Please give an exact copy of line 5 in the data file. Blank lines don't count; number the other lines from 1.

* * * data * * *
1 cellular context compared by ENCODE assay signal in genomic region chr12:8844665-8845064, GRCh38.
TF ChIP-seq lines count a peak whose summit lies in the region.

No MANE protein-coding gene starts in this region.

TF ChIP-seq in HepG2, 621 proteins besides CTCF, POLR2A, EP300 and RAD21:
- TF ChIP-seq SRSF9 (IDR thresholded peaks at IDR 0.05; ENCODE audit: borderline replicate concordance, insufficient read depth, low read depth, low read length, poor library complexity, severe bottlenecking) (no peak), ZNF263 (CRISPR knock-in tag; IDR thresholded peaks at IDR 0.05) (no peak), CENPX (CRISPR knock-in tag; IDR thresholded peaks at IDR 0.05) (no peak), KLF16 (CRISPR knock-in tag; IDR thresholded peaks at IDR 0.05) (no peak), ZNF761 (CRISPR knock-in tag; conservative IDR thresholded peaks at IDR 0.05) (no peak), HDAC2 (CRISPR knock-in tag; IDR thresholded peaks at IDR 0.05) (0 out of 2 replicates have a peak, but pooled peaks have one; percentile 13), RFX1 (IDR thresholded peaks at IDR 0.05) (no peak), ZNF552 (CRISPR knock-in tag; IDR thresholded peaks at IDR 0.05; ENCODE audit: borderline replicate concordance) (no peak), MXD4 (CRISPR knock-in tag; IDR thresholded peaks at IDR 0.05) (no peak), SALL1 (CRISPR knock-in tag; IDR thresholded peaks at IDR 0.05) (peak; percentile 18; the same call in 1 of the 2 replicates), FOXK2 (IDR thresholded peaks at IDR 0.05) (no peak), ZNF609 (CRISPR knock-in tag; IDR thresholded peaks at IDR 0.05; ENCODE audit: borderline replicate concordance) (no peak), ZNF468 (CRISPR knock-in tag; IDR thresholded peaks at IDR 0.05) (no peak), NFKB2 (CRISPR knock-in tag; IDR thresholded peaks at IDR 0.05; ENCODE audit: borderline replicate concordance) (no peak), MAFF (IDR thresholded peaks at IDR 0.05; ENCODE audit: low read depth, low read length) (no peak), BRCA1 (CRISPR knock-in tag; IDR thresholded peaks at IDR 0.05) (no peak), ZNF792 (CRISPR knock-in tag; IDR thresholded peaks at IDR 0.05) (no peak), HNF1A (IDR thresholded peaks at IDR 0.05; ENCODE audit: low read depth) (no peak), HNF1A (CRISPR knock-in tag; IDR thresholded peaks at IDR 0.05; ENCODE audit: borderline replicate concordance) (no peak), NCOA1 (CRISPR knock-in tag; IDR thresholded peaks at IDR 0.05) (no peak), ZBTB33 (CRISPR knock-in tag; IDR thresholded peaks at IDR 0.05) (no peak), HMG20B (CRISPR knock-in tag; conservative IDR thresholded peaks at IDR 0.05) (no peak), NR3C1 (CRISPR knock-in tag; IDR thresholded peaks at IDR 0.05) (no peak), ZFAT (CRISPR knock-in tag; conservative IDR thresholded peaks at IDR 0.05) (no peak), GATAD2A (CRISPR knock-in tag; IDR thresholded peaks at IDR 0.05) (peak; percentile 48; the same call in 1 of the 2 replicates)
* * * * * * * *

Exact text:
- TF ChIP-seq SRSF9 (IDR thresholded peaks at IDR 0.05; ENCODE audit: borderline replicate concordance, insufficient read depth, low read depth, low read length, poor library complexity, severe bottlenecking) (no peak), ZNF263 (CRISPR knock-in tag; IDR thresholded peaks at IDR 0.05) (no peak), CENPX (CRISPR knock-in tag; IDR thresholded peaks at IDR 0.05) (no peak), KLF16 (CRISPR knock-in tag; IDR thresholded peaks at IDR 0.05) (no peak), ZNF761 (CRISPR knock-in tag; conservative IDR thresholded peaks at IDR 0.05) (no peak), HDAC2 (CRISPR knock-in tag; IDR thresholded peaks at IDR 0.05) (0 out of 2 replicates have a peak, but pooled peaks have one; percentile 13), RFX1 (IDR thresholded peaks at IDR 0.05) (no peak), ZNF552 (CRISPR knock-in tag; IDR thresholded peaks at IDR 0.05; ENCODE audit: borderline replicate concordance) (no peak), MXD4 (CRISPR knock-in tag; IDR thresholded peaks at IDR 0.05) (no peak), SALL1 (CRISPR knock-in tag; IDR thresholded peaks at IDR 0.05) (peak; percentile 18; the same call in 1 of the 2 replicates), FOXK2 (IDR thresholded peaks at IDR 0.05) (no peak), ZNF609 (CRISPR knock-in tag; IDR thresholded peaks at IDR 0.05; ENCODE audit: borderline replicate concordance) (no peak), ZNF468 (CRISPR knock-in tag; IDR thresholded peaks at IDR 0.05) (no peak), NFKB2 (CRISPR knock-in tag; IDR thresholded peaks at IDR 0.05; ENCODE audit: borderline replicate concordance) (no peak), MAFF (IDR thresholded peaks at IDR 0.05; ENCODE audit: low read depth, low read length) (no peak), BRCA1 (CRISPR knock-in tag; IDR thresholded peaks at IDR 0.05) (no peak), ZNF792 (CRISPR knock-in tag; IDR thresholded peaks at IDR 0.05) (no peak), HNF1A (IDR thresholded peaks at IDR 0.05; ENCODE audit: low read depth) (no peak), HNF1A (CRISPR knock-in tag; IDR thresholded peaks at IDR 0.05; ENCODE audit: borderline replicate concordance) (no peak), NCOA1 (CRISPR knock-in tag; IDR thresholded peaks at IDR 0.05) (no peak), ZBTB33 (CRISPR knock-in tag; IDR thresholded peaks at IDR 0.05) (no peak), HMG20B (CRISPR knock-in tag; conservative IDR thresholded peaks at IDR 0.05) (no peak), NR3C1 (CRISPR knock-in tag; IDR thresholded peaks at IDR 0.05) (no peak), ZFAT (CRISPR knock-in tag; conservative IDR thresholded peaks at IDR 0.05) (no peak), GATAD2A (CRISPR knock-in tag; IDR thresholded peaks at IDR 0.05) (peak; percentile 48; the same call in 1 of the 2 replicates)